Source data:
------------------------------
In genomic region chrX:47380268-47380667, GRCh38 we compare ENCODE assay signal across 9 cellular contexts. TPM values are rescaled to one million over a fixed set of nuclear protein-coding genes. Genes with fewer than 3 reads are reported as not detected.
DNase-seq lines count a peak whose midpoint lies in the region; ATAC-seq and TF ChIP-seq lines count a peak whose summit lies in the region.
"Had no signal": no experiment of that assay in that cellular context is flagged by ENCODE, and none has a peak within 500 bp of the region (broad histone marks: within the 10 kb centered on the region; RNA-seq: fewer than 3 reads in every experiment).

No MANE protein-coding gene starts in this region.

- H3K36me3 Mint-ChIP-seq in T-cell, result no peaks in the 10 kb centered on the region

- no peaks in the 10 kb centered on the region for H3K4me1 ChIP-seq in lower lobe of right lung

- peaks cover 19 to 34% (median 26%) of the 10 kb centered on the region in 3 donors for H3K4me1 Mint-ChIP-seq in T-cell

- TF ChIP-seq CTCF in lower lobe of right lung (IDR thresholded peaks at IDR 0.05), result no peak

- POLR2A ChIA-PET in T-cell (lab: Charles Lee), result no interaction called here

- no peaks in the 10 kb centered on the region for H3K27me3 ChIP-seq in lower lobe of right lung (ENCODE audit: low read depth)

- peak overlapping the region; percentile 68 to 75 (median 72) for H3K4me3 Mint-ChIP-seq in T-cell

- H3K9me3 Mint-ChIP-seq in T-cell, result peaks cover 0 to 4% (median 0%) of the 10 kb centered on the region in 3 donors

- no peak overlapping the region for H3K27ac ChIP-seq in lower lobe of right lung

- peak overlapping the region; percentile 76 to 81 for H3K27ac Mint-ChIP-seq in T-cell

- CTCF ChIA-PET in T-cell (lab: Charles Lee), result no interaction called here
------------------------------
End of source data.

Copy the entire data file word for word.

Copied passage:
In genomic region chrX:47380268-47380667, GRCh38 we compare ENCODE assay signal across 9 cellular contexts. TPM values are rescaled to one million over a fixed set of nuclear protein-coding genes. Genes with fewer than 3 reads are reported as not detected.
DNase-seq lines count a peak whose midpoint lies in the region; ATAC-seq and TF ChIP-seq lines count a peak whose summit lies in the region.
"Had no signal": no experiment of that assay in that cellular context is flagged by ENCODE, and none has a peak within 500 bp of the region (broad histone marks: within the 10 kb centered on the region; RNA-seq: fewer than 3 reads in every experiment).

No MANE protein-coding gene starts in this region.

- H3K36me3 Mint-ChIP-seq in T-cell, result no peaks in the 10 kb centered on the region

- no peaks in the 10 kb centered on the region for H3K4me1 ChIP-seq in lower lobe of right lung

- peaks cover 19 to 34% (median 26%) of the 10 kb centered on the region in 3 donors for H3K4me1 Mint-ChIP-seq in T-cell

- TF ChIP-seq CTCF in lower lobe of right lung (IDR thresholded peaks at IDR 0.05), result no peak

- POLR2A ChIA-PET in T-cell (lab: Charles Lee), result no interaction called here

- no peaks in the 10 kb centered on the region for H3K27me3 ChIP-seq in lower lobe of right lung (ENCODE audit: low read depth)

- peak overlapping the region; percentile 68 to 75 (median 72) for H3K4me3 Mint-ChIP-seq in T-cell

- H3K9me3 Mint-ChIP-seq in T-cell, result peaks cover 0 to 4% (median 0%) of the 10 kb centered on the region in 3 donors

- no peak overlapping the region for H3K27ac ChIP-seq in lower lobe of right lung

- peak overlapping the region; percentile 76 to 81 for H3K27ac Mint-ChIP-seq in T-cell

- CTCF ChIA-PET in T-cell (lab: Charles Lee), result no interaction called here